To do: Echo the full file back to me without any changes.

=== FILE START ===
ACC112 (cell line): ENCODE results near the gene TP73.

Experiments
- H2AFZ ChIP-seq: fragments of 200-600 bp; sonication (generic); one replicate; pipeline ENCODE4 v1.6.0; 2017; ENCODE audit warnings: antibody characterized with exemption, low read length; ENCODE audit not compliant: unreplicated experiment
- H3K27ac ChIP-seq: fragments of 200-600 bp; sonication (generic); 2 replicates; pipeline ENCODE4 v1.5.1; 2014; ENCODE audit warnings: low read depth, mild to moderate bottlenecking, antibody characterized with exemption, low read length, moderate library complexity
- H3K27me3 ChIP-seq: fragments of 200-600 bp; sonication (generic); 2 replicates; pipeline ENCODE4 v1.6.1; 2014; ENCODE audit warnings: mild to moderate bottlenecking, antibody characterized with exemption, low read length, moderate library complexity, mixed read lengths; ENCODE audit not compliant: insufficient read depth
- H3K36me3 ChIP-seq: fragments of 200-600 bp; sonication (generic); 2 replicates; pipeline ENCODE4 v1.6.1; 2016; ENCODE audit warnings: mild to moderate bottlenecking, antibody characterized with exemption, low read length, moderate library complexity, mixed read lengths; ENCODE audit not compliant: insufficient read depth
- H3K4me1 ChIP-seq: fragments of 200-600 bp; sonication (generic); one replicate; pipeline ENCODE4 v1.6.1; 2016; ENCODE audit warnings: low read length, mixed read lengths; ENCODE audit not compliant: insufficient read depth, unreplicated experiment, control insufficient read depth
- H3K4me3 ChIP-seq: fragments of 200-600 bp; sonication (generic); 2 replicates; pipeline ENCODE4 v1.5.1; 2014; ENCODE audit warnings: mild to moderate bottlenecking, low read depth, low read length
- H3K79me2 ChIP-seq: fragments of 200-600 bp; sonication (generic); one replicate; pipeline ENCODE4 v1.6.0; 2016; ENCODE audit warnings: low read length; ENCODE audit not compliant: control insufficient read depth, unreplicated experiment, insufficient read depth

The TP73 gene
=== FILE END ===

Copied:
ACC112 (cell line): ENCODE results near the gene TP73.

Experiments
- H2AFZ ChIP-seq: fragments of 200-600 bp; sonication (generic); one replicate; pipeline ENCODE4 v1.6.0; 2017; ENCODE audit warnings: antibody characterized with exemption, low read length; ENCODE audit not compliant: unreplicated experiment
- H3K27ac ChIP-seq: fragments of 200-600 bp; sonication (generic); 2 replicates; pipeline ENCODE4 v1.5.1; 2014; ENCODE audit warnings: low read depth, mild to moderate bottlenecking, antibody characterized with exemption, low read length, moderate library complexity
- H3K27me3 ChIP-seq: fragments of 200-600 bp; sonication (generic); 2 replicates; pipeline ENCODE4 v1.6.1; 2014; ENCODE audit warnings: mild to moderate bottlenecking, antibody characterized with exemption, low read length, moderate library complexity, mixed read lengths; ENCODE audit not compliant: insufficient read depth
- H3K36me3 ChIP-seq: fragments of 200-600 bp; sonication (generic); 2 replicates; pipeline ENCODE4 v1.6.1; 2016; ENCODE audit warnings: mild to moderate bottlenecking, antibody characterized with exemption, low read length, moderate library complexity, mixed read lengths; ENCODE audit not compliant: insufficient read depth
- H3K4me1 ChIP-seq: fragments of 200-600 bp; sonication (generic); one replicate; pipeline ENCODE4 v1.6.1; 2016; ENCODE audit warnings: low read length, mixed read lengths; ENCODE audit not compliant: insufficient read depth, unreplicated experiment, control insufficient read depth
- H3K4me3 ChIP-seq: fragments of 200-600 bp; sonication (generic); 2 replicates; pipeline ENCODE4 v1.5.1; 2014; ENCODE audit warnings: mild to moderate bottlenecking, low read depth, low read length
- H3K79me2 ChIP-seq: fragments of 200-600 bp; sonication (generic); one replicate; pipeline ENCODE4 v1.6.0; 2016; ENCODE audit warnings: low read length; ENCODE audit not compliant: control insufficient read depth, unreplicated experiment, insufficient read depth

The TP73 gene